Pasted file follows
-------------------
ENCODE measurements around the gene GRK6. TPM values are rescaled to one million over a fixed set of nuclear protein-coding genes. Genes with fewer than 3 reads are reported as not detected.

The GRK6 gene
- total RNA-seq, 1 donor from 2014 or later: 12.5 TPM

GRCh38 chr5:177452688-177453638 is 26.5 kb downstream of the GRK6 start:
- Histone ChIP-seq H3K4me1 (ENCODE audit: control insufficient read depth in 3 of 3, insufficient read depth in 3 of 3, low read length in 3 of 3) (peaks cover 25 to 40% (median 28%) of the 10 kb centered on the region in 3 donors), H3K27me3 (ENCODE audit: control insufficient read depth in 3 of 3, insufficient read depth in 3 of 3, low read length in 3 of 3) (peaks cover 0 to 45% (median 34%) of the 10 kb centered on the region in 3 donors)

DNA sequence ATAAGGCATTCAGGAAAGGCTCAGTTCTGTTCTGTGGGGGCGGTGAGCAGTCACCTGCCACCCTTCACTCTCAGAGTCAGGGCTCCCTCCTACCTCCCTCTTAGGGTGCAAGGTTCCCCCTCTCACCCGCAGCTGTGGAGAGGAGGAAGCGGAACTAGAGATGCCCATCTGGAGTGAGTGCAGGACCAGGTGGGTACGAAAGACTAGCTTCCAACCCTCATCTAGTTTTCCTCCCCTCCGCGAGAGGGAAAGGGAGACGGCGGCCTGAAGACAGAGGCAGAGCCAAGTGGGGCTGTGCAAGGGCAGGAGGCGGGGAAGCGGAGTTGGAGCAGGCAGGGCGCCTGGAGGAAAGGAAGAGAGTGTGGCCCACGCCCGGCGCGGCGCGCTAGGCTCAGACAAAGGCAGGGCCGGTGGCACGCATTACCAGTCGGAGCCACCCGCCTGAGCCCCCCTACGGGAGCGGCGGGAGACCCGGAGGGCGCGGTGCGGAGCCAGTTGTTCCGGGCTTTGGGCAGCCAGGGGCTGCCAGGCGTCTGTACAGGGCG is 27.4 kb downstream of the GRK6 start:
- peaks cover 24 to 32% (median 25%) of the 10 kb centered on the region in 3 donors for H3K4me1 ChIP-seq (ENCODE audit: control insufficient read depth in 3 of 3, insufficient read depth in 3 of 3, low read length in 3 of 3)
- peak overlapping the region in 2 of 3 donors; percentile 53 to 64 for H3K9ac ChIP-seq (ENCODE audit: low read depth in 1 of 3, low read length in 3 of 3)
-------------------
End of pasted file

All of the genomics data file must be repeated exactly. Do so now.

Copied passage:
ENCODE measurements around the gene GRK6. TPM values are rescaled to one million over a fixed set of nuclear protein-coding genes. Genes with fewer than 3 reads are reported as not detected.

The GRK6 gene
- total RNA-seq, 1 donor from 2014 or later: 12.5 TPM

GRCh38 chr5:177452688-177453638 is 26.5 kb downstream of the GRK6 start:
- Histone ChIP-seq H3K4me1 (ENCODE audit: control insufficient read depth in 3 of 3, insufficient read depth in 3 of 3, low read length in 3 of 3) (peaks cover 25 to 40% (median 28%) of the 10 kb centered on the region in 3 donors), H3K27me3 (ENCODE audit: control insufficient read depth in 3 of 3, insufficient read depth in 3 of 3, low read length in 3 of 3) (peaks cover 0 to 45% (median 34%) of the 10 kb centered on the region in 3 donors)

DNA sequence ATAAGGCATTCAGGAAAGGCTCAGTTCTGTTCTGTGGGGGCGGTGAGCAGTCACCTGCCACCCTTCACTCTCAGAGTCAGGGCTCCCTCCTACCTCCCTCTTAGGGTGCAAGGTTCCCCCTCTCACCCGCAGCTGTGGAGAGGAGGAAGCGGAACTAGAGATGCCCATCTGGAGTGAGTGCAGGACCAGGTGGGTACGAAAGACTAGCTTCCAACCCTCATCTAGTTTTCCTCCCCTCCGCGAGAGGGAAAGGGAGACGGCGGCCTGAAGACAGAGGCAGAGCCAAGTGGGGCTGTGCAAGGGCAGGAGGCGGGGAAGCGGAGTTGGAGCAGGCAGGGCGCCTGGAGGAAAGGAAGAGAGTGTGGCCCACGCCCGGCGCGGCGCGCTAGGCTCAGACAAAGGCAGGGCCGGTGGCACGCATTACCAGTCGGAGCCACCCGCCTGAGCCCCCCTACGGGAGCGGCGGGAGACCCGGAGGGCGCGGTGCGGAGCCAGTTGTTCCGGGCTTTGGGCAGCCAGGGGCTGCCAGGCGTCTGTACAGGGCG is 27.4 kb downstream of the GRK6 start:
- peaks cover 24 to 32% (median 25%) of the 10 kb centered on the region in 3 donors for H3K4me1 ChIP-seq (ENCODE audit: control insufficient read depth in 3 of 3, insufficient read depth in 3 of 3, low read length in 3 of 3)
- peak overlapping the region in 2 of 3 donors; percentile 53 to 64 for H3K9ac ChIP-seq (ENCODE audit: low read depth in 1 of 3, low read length in 3 of 3)